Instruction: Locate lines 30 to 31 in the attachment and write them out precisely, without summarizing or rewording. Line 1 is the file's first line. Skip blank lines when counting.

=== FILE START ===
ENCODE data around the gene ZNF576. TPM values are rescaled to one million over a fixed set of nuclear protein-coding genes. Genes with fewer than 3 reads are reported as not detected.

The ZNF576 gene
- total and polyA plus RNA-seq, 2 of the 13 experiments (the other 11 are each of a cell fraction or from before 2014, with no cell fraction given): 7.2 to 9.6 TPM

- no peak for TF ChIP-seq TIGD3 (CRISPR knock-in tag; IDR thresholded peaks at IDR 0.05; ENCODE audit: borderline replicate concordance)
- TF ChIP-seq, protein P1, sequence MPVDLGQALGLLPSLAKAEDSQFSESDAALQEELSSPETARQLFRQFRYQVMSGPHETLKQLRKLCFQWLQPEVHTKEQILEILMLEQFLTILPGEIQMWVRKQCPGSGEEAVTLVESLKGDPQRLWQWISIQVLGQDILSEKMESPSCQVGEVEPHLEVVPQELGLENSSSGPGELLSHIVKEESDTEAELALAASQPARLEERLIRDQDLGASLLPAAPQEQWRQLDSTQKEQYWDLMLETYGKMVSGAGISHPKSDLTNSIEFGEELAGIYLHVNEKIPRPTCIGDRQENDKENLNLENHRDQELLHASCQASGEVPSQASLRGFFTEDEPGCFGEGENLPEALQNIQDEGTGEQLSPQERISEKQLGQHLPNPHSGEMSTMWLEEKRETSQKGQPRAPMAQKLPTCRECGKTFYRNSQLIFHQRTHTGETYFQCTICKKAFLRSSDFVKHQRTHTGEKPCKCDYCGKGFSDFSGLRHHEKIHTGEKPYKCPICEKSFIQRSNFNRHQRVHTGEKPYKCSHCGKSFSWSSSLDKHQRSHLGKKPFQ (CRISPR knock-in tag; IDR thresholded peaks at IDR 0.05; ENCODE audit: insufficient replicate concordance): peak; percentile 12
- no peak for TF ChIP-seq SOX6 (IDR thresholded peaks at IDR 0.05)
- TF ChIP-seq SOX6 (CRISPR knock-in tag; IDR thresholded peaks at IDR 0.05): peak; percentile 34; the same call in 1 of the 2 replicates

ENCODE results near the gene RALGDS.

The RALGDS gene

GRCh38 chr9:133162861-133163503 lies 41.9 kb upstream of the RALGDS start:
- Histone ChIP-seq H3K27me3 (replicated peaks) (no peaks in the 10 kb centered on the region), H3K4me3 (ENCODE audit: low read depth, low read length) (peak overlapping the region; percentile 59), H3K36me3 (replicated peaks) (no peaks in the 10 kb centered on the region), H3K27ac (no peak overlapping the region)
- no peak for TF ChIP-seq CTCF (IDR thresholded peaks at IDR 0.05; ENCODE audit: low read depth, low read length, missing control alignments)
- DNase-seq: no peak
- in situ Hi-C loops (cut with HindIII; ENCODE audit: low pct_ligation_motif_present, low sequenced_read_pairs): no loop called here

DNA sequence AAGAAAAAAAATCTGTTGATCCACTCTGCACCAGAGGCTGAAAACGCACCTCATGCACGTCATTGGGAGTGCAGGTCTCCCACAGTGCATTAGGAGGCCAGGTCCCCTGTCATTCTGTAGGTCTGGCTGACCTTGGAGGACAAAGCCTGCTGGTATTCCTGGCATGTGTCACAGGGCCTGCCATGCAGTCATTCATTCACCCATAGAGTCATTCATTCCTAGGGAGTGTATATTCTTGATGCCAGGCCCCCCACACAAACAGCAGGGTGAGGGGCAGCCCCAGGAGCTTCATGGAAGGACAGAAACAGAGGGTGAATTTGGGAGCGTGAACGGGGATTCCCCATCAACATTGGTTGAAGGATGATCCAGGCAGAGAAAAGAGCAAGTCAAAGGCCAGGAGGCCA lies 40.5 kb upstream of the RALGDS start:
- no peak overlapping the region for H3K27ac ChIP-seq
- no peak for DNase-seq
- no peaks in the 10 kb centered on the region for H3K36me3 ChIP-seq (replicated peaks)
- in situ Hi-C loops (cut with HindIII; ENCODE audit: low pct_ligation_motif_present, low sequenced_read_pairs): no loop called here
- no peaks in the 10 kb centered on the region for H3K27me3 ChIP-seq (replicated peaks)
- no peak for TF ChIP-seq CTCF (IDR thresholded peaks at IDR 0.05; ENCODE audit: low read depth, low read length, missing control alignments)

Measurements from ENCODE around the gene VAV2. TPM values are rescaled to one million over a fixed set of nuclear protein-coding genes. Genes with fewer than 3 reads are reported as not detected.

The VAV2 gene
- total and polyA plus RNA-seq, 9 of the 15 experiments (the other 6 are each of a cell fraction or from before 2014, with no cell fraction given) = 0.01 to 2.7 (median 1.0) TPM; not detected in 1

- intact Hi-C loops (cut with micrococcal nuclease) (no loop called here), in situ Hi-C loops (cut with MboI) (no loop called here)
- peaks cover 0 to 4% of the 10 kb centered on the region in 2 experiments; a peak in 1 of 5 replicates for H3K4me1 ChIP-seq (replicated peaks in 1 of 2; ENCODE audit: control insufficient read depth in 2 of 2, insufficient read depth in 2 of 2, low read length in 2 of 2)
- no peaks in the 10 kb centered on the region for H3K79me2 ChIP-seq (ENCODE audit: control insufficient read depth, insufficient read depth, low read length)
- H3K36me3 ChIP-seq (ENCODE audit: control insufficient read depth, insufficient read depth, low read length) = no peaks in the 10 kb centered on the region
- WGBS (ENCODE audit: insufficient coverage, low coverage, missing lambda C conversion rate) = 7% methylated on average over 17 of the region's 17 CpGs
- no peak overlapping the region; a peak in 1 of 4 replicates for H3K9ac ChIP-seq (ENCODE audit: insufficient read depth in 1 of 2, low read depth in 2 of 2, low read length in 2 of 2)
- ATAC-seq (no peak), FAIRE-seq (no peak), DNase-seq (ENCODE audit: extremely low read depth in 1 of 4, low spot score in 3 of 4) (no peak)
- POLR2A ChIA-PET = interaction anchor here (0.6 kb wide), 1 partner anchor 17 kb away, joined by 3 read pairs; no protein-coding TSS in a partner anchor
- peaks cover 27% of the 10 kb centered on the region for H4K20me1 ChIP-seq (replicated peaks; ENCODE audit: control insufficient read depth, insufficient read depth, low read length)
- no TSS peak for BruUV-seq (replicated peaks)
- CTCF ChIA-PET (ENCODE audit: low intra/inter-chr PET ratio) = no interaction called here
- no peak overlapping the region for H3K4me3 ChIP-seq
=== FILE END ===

- no peak overlapping the region; a peak in 1 of 4 replicates for H3K9ac ChIP-seq (ENCODE audit: insufficient read depth in 1 of 2, low read depth in 2 of 2, low read length in 2 of 2)
- ATAC-seq (no peak), FAIRE-seq (no peak), DNase-seq (ENCODE audit: extremely low read depth in 1 of 4, low spot score in 3 of 4) (no peak)